Daisy’s conundrum was obvious: to bring about the change he had promised, he needed The Elders. But he needed them more than they needed Daisy. And as the months of Daisy’s tenure passed, the sly old Elders grew quite fond of Daisy spitting his feathers every time he couldn’t get what he wanted.

But there was nothing Daisy could do: there was no way of firing an uncooperative civil service. And The Elders knew that nothing could be done to bring them to heel (short of taking them out and shooting them). After all, a thing called “work” had never been part of their job description, had it? The Elders were there to be liked, approved of and celebrated by Our Citizens. But there was no need for them to be successful. They were not even there to “work”, whatever that even meant.

Still, The Elders let Daisy have minor victories over them, if only for the sake of keeping up appearances. Daisy could get his way when things didn’t matter. For instance, in decorating the ivory tower of city hall for Christmas. Or choosing a new pavement design for Humbug’s major promenade along the Foul Lake. (This is also quite true: Humbug is built around mud plains. Before the sewage system got installed, the municipal mud plains were used to shore up the city’s sewage. This was done so its inhabitants would never run out of fillings for their chamber pots. Nothing worse than wanting “to turn one over on someone” and finding your chamber pot empty).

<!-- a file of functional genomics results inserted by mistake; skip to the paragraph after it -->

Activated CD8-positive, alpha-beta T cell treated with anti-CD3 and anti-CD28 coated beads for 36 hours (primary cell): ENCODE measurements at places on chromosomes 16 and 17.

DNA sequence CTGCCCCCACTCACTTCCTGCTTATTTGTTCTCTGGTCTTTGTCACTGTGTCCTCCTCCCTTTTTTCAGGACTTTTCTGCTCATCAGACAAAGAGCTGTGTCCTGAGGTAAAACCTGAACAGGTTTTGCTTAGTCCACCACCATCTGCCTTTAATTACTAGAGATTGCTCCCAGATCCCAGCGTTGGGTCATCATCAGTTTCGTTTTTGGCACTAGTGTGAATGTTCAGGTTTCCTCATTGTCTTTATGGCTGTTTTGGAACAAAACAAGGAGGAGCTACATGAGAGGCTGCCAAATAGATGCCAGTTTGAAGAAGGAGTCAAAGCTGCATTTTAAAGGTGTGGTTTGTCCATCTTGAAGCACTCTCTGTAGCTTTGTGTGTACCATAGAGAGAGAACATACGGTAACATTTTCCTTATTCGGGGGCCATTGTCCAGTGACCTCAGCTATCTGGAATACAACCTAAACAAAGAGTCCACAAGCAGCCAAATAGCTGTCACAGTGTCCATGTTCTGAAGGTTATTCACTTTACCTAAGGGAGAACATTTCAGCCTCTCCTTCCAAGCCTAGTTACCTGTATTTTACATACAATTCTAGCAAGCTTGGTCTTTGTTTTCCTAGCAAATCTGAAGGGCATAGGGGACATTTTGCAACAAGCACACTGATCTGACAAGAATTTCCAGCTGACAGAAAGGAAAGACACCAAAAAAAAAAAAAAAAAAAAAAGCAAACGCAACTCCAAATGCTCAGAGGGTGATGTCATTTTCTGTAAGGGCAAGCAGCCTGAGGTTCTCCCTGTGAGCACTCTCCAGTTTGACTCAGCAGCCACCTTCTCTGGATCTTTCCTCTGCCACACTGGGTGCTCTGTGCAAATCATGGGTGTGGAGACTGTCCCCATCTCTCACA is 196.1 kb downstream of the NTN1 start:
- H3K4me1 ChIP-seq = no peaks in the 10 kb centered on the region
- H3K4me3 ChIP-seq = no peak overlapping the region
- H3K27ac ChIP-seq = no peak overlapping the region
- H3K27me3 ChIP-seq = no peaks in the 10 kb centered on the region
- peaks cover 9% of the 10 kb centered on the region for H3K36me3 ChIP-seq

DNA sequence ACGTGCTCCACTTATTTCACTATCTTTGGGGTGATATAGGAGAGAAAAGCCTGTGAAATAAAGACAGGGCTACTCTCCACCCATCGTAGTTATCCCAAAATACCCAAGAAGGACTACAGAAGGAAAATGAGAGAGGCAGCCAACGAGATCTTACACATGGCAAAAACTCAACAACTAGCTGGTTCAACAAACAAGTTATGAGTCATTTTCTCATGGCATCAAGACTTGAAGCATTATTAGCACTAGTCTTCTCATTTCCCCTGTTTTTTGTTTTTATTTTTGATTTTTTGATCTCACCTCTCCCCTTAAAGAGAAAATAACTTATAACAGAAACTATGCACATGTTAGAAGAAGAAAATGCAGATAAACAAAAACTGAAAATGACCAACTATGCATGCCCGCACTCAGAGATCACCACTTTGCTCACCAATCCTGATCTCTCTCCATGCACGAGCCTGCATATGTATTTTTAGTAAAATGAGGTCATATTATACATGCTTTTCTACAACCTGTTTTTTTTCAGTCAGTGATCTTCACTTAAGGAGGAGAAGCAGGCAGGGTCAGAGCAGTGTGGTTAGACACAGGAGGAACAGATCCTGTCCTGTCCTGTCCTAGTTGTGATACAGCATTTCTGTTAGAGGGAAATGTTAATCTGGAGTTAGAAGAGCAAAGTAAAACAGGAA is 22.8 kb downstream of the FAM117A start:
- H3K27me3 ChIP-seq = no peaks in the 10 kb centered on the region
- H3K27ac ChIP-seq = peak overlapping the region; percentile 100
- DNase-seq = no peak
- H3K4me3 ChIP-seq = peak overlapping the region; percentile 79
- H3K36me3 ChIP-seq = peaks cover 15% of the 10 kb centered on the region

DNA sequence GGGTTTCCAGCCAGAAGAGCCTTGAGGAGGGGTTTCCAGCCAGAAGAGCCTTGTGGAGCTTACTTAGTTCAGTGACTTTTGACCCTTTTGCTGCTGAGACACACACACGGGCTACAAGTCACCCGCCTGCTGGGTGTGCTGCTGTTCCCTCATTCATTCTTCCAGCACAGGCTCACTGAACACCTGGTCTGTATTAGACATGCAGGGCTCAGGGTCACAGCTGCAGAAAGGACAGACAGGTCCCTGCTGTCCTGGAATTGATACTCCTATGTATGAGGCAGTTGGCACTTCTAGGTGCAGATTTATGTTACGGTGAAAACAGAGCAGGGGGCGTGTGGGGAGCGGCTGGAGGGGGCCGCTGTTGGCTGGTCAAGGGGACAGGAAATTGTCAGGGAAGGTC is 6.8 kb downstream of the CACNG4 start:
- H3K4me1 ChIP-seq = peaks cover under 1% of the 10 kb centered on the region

Things escalated between Daisy and the civil service in one particularly severe winter, when the Krautland desert was covered in many, many feet of snow, for months that felt like an eternity. There was no getting hither nor tither without risk for life and limb. For in order to “turn one over Daisy”, The Elders had ostentatiously forgotten to order enough thawing salts and grit, split and sand to keep the roads and sidewalks open. The consequences be damned as well as the citizens, for what could anybody do against The Elders? Nothing.